Stumbling Together

Yesterday I talked about how no one can take your spiritual or psychological journey for you. That prompted a friend to quote me and ask the question, “If you can say, ‘once you’ve understood what you’re trying to understand, you realise that no one can take this journey for you, and so no one needs your help,’ then why do you teach this stuff?”

It was worth discussing. I had wondered the same thing myself. But in doing that wondering I realised that just as some people’s nature came forth as music, or woodworking, or dance, or raising children, or cars, or gymnastics, or math, mine comes from helping others see how remarkably beautiful the universe is in this very special way.

I don’t take the journey for them. Let’s not mistake the finger pointing at the moon for the moon. I see a lot of beauty in this world. To not share it feels unnatural, as though we’ve driven past the most amazing waterfall ever and I never mentioned it to the rest of the people on my tour bus. That almost seems cruel to me. It’s like hogging all the majesty for myself. It’s too big for me. There’s room for all of us in there.

If people can’t see that beauty and they’re living a dead, repetitive life, they come across to me like people standing still, stabbing themselves in the eyes, ears, mouth and nose and then cutting their hands off. They’re literally using a kind of spiritual violence against themselves. By doing things like thinking they’re ugly or stupid or worthless, they’re cutting themselves off from the universe.

How could I walk past that and not act? That would be like a musician writing a beautiful or powerful or emotional song and then not sharing it with the rest of us. What good does it do for her to keep that music to herself?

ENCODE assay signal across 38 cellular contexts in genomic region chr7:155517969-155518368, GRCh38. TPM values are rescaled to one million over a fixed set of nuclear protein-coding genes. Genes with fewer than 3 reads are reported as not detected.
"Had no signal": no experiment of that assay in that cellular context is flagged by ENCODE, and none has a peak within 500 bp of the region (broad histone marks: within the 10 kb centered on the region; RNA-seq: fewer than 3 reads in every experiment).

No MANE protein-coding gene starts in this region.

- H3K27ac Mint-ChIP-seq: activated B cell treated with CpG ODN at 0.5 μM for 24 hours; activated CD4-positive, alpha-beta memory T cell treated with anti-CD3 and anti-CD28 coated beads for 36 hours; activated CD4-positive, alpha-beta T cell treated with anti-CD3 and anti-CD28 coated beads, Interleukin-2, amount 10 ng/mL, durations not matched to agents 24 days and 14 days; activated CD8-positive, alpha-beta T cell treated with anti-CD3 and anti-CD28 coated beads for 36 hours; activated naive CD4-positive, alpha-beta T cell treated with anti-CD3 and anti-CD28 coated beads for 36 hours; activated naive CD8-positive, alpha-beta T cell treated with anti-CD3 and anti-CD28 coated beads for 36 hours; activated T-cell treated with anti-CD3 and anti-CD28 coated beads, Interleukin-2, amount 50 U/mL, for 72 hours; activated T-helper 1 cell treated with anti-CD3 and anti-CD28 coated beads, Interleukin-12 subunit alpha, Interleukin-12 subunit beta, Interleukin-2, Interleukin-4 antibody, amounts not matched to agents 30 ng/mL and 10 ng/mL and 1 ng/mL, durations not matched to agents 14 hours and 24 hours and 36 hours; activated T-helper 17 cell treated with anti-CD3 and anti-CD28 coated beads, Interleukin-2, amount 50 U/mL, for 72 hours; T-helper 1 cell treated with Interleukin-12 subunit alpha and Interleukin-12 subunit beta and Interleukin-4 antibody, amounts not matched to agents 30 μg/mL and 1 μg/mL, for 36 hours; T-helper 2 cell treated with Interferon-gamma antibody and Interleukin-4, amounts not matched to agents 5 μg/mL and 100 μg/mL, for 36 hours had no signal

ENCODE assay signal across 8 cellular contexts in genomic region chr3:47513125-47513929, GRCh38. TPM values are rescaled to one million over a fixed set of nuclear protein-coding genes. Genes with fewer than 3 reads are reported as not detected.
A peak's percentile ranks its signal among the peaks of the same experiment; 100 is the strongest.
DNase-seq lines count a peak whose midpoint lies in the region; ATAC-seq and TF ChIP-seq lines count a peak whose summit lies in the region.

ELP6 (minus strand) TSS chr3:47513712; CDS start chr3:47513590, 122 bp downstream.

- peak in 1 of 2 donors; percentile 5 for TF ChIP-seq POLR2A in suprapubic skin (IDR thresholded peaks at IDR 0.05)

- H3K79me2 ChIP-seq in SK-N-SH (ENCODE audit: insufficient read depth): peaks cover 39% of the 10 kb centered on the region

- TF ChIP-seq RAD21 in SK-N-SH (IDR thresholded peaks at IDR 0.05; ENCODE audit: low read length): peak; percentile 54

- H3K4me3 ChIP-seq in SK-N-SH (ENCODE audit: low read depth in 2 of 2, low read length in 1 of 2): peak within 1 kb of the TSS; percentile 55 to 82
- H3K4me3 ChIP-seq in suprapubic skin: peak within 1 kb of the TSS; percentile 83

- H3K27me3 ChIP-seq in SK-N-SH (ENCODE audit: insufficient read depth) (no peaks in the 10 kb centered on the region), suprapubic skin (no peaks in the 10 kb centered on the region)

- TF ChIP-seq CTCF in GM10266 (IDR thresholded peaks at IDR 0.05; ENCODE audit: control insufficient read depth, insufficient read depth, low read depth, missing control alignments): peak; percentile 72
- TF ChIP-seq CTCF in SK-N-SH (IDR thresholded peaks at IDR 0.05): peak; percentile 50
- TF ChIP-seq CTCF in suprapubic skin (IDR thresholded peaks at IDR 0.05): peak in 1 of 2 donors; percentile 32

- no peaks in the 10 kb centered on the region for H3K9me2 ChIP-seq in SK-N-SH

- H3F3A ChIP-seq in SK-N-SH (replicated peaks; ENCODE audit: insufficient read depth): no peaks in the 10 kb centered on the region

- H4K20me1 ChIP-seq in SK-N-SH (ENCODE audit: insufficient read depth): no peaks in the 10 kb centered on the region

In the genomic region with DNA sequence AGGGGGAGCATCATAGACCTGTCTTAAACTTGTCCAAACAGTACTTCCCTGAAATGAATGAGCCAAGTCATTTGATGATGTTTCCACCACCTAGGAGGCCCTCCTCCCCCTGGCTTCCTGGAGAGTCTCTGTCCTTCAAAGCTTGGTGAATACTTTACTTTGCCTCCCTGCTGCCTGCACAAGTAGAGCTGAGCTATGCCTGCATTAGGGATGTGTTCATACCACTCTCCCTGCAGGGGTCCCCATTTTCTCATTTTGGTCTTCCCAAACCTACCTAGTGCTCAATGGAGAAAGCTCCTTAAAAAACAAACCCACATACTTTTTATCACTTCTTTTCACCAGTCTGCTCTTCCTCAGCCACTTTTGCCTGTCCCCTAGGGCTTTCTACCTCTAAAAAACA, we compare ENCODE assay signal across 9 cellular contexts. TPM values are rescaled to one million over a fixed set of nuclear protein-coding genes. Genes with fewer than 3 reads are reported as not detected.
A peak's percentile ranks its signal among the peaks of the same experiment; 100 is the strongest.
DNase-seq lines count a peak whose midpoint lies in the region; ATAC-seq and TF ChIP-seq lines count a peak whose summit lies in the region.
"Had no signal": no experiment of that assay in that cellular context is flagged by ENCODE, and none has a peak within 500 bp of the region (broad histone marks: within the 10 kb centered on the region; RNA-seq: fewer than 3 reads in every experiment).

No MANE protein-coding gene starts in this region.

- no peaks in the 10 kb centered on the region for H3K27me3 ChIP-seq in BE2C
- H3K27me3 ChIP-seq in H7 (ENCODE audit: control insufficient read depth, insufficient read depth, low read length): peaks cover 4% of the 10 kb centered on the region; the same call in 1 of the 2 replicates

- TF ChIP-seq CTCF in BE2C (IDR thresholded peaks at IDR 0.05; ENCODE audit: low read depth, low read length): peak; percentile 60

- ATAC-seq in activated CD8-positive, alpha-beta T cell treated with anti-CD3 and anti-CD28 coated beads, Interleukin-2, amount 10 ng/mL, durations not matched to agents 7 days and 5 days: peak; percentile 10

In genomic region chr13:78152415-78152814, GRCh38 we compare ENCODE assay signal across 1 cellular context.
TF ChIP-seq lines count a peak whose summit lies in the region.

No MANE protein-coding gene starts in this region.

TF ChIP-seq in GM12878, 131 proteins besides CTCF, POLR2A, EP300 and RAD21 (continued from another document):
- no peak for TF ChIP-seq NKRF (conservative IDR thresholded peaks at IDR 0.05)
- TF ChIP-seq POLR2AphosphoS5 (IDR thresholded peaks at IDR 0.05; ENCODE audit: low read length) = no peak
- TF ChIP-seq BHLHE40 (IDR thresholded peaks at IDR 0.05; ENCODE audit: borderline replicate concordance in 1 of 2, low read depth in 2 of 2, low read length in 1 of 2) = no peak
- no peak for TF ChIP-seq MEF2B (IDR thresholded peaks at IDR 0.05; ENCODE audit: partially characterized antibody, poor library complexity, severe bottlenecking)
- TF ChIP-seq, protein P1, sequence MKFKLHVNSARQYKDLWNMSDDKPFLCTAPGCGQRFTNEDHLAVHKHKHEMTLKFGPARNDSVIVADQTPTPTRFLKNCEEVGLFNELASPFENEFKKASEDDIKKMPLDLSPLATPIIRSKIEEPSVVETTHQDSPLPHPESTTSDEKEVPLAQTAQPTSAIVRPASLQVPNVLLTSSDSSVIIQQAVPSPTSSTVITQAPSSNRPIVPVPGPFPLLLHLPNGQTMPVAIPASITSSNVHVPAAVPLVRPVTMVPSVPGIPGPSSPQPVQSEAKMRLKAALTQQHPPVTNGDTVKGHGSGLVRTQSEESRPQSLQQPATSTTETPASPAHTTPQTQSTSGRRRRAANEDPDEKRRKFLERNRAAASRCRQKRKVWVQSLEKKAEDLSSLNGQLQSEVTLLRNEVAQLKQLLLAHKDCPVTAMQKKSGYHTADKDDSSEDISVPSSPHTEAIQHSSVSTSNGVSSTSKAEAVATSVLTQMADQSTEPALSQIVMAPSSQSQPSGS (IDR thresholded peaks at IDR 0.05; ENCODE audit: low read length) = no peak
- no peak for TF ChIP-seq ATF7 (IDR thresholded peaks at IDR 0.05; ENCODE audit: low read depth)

Keep in mind that even categorising yourself as attractive, or smart or capable, you’re creating division between yourself and others. Those are all comparative terms, and as I explained to my friend; the very act of comparison means there must be at least two things to compare, and if we’re separate we’re lost.

My friend doubted I never felt lost and he was right. Of course I do. Why have feelings if you’re not going to feel them? I asked him why he felt it was necessary to avoid something like that? He claimed it was because it felt so painfully lonely, but I argued that were it not for that painful feeling, we wouldn’t place such a great value on togetherness. You can’t ride the downhills unless you peddle up the uphills.

All of our lonely suffering is like a thought bubble within the dream of something greater than us. If I fall down in life I land in the palm of the universe. Our feelings are just nature generously steering us toward the good life. Not the good life in the sense that if you’re good you’ll enjoy life, but more that if you enjoy life you’ll be what often gets called good.

What confuses us is that sometimes the world needs us to play villain, so we all take a turn. I’m sure we can all remember a lot of the truly crappy things we did to people thanks to some misunderstanding to be sorted out now or in the future, or because we ourselves were feeling low and we pulled them down because because we desire togetherness and yet we can’t figure out how to get where they are. That’s why if someone makes you angry, you instantly feel a little to a lot better once they get angry too. At least now you’re in the experience together.